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The Best & Brightest in the World of Dogs
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Nationally syndicated pet columnist Gina Spadafori, author or co-author of a half-dozen top-selling books about animals, was hailed from the floor of the United States Congress for her coverage of the 2007 pet food recall. 

Oh, those fabulous Weimaraners! Though William Wegman is renowned in the art world for his work in a variety of media, it is his photos of his pack of elegant, silvery-grey dogs—dressed in zany costumes and posed in tableaus reflecting his special brand of visual puns—for which he is most widely known. 

Snoopy, everyone’s favorite Beagle and the quintessence of canine cool, sprang from the fertile imagination (and pen) of Charles Schulz, who created him along with the rest of the “Peanuts” crowd. Over a period of nearly 50 years, Schulz drew 18,250 cartoon strips, basing the character of Charlie Brown on himself and memorializing the dog of his adolescence in the character of Spike, Snoopy’s bedraggled, desert-dwelling brother. 

EXPLORERS
Charting the mysteries of the inner dog and searching for the trail to better health, these scholars improve life for canines and humans alike.

For trainers who embrace science and medicine, Karen Overall has been an authoritative voice of reason and research for more than a decade. Dr. Overall’s bestselling textbook, Clinical Behavioral Medicine for Small Animals, was among the first to provide techniques for the prevention and treatment of behavior problems; some consider it the bible for vets and behavior consultants. After running the behavior clinic at U Penn’s School of Veterinary Medicine for more than 12 years, Dr. Overall shifted her focus to study canine behavioral genetics as a research associate in UP’s Center for Neurobiology and Behavior. Her clinical work centers on humane treatment of troubled pets and their distressed people; she focuses on understanding the neurobiology and genetics of canine behavior and cognition, and on developing natural genetic and behavioral canine models wisdom of two decades ago upside down, and undoubtedly saved tens of thousands of dogs from harm.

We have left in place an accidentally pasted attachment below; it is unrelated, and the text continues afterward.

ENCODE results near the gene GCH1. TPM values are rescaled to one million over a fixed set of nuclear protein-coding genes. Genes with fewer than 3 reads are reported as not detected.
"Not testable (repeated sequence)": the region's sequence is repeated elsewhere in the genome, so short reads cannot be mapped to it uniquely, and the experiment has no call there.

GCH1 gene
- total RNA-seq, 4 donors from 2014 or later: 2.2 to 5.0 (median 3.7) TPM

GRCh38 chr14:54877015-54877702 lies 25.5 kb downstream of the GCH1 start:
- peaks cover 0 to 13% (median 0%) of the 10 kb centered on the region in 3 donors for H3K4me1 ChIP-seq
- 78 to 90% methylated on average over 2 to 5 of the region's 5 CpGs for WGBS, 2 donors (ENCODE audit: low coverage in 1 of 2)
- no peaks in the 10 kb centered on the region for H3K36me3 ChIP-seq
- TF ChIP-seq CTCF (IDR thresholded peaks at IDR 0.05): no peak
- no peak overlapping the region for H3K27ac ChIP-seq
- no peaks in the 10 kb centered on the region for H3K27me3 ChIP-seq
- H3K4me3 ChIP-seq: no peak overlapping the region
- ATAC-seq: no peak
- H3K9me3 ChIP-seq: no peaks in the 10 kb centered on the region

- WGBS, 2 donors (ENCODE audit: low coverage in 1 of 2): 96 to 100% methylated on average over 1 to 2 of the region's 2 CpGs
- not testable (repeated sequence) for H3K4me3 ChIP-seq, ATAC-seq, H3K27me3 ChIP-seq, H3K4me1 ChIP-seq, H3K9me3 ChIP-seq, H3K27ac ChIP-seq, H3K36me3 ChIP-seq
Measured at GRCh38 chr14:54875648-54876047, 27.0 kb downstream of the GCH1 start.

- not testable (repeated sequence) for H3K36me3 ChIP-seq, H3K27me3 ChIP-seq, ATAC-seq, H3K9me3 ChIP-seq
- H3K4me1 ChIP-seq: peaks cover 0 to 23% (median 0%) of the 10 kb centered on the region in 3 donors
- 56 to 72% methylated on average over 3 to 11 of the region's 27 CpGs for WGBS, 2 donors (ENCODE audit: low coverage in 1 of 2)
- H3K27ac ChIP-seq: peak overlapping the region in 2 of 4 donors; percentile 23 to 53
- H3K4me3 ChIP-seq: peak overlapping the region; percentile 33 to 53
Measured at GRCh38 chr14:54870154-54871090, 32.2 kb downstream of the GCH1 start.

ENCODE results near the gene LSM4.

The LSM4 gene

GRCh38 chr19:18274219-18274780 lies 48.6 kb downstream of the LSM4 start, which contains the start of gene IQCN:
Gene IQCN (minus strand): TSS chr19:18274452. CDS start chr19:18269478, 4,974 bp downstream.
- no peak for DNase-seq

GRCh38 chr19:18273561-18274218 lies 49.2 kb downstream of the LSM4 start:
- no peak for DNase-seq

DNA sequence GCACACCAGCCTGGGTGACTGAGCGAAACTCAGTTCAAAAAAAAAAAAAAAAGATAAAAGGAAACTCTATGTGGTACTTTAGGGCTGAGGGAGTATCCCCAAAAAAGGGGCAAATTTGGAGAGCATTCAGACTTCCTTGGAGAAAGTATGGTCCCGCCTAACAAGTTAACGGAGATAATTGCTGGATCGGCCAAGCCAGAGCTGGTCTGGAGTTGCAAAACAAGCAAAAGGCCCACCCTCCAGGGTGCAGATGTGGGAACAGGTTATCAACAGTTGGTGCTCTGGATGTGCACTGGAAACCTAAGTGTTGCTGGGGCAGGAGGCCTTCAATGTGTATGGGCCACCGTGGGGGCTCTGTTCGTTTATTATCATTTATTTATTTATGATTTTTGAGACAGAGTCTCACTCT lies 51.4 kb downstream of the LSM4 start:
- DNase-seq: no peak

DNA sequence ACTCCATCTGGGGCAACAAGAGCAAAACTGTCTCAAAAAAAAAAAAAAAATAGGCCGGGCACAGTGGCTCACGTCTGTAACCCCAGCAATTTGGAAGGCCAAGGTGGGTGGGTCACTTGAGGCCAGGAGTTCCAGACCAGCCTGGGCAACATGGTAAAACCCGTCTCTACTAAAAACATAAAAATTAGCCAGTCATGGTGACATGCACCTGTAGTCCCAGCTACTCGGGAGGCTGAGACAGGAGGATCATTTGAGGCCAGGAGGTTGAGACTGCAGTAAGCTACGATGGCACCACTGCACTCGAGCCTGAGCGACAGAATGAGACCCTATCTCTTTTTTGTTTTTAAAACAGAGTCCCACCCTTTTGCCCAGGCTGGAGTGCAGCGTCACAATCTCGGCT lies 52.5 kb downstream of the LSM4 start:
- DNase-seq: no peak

—Barbara Robertson

Brian Hare began his academic career by examining the ability of dogs to follow human body language; recently, his lab opened the Duke Canine Cognition Center to further explore the effects of domestication on canine cognition. 

Shirley Johnston, an expert in the field of animal reproduction, oversees the Found Animals Foundation’s Michelson Prize and Grants, established to inspire the development of a low-cost non-surgical sterilization product for dogs and cats. 

Lawrence Myers, who founded the Institute for Biological Detection Systems at Auburn University, was among the first to determine that dogs can detect disease conditions.

Adam Miklosi helped found the Family Dog Research Project at Budapest’s Eötvös Loránd University in 1994, and he and his group lead the world in the study of canine psychology.

Alexandra Horowitz’s research, which resulted in her book, Inside of a Dog, explores what dogs know and how they know it, adding an important chapter to the study of canine cognition.

It was no surprise to dog lovers when Karen Allen, a social psychologist with SUNY at Buffalo, defined the “pet effect,” or the ability of our dogs to lower our blood pressure and help us cope with stress. 

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Submitted by AliKat | February 13 2010 |

Although I know the article wasn't about the dogs pictured on page 49, it was still a thrill to see the little round photo of our Chow Chow Rowdy in the picture(7th from left, down 3 spots), especially since The Bark has also just chosen him (puppy pic) and one of our other Chows(who passed 9/25/09) in the smiling dogs online for this past week. Rowdy was also in The Bark magazine as one of the smiling dogs in the Nov./Dec. 2008 issue. Naturally, we think he's a real handsome guy, but it's nice to know someone else thinks so too. Thanks Bark!